While the road trip occurred in the fall of 2004, and the book was written in the spring of 2005, due to serious controversy and risk, the author has just this year assigned an ISBN number to Going to Pieces…and made it available to the open market.

The original purpose of the journey was to produce an 88-minute documentary, but the people interviewed and the stories told were so many, a documentary fell short. So, the author transcribed the actual words from the 130 hours of video, and re-lived the journey for the reader. The reader is asked to realize that this book only addresses 17 of the 565 federally recognized Indian tribes, and leaves it to the reader to imagine the full impact occurring across rural America, and now through tribal casinos, seeping quickly into urban America.

Mainstream media is continuously and substantially funded by tribal casino advertising dollars that the reality of life on Indian reservations is taboo to discuss out loud or on television, in print or on the radio. The end result is “hush-money” to never discuss real life on Indian reservations. Both political parties are equally funded with campaign donations from tribal governments, tribal associations and thousands of lobbyists, to the extent that Congress quickly serves some 565 tribal governments and turns a mournful deaf ear to the hundreds of thousands of their constituents who live on or near Indian reservations but are not tribal members.

Do you know... that at least 90 major public spaces and natural resources, including Redwood National Monument (CA) and Joshua Tree National Monument (CA), are targeted by the Department of the Interior, the Bureau of Land Management, the Bureau of Reclamation, the National Park Service and U.S. Fish and Wildlife, to be turned over to private tribal governments? The list includes: 41 national refuges; 34 national parks, wildlife refuges and hatcheries; and 15 regional water projects. In each instance, a tribe will take over the management of these public lands. The problem is that what tribes do rarely involves any public process, oversight or transparency. As can be seen in the areas where tribal governments have taken over or been given oversight of public lands, public access is often limited or ended. And the tribes won't pay for the management of these sites; the taxpayers will.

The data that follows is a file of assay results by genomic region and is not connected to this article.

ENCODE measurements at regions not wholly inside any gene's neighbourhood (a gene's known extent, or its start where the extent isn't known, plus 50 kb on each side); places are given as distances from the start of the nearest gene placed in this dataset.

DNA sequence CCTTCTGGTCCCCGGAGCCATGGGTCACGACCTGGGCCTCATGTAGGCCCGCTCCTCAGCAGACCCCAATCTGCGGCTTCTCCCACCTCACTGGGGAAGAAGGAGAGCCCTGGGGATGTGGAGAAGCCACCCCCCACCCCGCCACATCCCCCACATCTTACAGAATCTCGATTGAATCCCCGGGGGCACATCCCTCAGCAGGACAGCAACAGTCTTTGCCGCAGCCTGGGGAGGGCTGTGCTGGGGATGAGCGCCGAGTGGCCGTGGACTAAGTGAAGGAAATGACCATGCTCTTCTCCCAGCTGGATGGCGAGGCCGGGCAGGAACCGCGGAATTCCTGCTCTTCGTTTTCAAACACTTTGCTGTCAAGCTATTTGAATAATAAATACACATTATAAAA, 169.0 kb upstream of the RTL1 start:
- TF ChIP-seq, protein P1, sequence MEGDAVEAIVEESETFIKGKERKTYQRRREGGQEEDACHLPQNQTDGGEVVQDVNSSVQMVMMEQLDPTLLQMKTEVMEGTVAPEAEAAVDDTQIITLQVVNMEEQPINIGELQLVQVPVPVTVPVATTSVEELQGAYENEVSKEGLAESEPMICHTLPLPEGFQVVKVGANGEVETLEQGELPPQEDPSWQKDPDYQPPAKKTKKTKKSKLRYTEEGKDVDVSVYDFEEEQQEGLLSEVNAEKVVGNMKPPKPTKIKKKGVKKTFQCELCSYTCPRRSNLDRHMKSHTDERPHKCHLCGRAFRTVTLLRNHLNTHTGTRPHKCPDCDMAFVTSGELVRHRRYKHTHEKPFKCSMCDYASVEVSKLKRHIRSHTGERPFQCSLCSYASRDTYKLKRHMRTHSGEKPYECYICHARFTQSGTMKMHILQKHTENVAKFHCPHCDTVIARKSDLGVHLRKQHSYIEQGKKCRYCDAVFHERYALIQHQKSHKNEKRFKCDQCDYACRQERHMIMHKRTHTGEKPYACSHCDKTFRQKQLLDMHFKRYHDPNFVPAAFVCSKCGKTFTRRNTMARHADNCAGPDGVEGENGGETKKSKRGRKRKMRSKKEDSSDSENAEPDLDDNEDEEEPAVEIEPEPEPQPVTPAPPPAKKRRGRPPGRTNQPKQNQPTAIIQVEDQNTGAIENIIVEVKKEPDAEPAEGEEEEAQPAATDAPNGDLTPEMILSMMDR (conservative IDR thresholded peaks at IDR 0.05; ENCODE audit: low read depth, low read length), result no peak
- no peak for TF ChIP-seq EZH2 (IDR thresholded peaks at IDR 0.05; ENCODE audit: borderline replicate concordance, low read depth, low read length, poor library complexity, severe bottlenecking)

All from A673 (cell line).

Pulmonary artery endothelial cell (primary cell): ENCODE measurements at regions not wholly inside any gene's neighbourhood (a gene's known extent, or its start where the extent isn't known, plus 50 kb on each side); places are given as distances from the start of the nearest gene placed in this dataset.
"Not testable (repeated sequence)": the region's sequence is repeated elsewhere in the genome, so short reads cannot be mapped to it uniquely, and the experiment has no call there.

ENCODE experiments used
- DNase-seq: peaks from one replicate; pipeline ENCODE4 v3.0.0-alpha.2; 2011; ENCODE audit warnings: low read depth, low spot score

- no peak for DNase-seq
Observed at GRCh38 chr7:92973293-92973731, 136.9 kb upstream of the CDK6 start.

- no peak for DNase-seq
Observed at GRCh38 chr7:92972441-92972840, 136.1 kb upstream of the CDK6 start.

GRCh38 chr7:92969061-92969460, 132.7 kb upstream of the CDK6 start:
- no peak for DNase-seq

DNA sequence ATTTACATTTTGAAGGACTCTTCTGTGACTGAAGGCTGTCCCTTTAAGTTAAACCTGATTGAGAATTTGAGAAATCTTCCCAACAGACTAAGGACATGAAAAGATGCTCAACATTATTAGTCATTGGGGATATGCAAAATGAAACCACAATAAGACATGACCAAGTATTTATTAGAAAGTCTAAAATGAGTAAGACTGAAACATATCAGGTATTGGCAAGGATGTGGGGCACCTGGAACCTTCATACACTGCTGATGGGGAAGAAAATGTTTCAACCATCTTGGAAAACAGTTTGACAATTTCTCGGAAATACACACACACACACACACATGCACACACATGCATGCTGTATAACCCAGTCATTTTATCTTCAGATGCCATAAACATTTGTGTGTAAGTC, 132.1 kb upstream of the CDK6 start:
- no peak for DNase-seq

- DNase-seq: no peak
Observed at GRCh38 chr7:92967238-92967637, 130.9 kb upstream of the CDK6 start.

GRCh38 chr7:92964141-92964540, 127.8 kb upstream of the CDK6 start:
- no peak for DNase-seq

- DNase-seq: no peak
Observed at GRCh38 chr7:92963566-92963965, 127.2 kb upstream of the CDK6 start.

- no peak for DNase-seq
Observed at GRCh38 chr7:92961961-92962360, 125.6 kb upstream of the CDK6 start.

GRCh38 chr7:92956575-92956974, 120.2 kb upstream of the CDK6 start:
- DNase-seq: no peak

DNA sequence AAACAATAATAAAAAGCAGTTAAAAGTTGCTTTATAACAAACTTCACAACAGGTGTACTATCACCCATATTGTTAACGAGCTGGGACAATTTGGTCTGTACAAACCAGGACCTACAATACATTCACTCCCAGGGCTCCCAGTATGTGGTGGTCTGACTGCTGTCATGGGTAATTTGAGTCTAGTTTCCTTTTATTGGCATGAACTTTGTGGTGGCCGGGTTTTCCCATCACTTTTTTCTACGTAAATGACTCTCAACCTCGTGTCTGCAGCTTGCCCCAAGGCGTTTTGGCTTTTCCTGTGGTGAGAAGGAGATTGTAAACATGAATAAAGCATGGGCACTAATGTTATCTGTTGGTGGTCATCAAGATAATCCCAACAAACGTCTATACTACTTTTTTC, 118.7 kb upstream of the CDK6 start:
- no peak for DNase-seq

Do you know... that one small Montana tribe of 5,130 people had in 2004, an annual Operational Management Budget of $373 million? This annual budget of a single tribe is larger than the national U.S. Fish and Wildlife's annual budget for the entire country.

Do you know…every Indian reservation is co-located within a county or counties and often towns, villages and cities? Their tribal government annual operating budgets exceed the annual operating budget of the counties in which they are located.

Do you know that the Department of Interior or any federal agency has never audited or tracked the annual amount of federal (taxpayer) funds going to 565 separate governments from some 27 federal agencies? It’s in the multi-billions while poverty worsens on the reservations.

Do you know...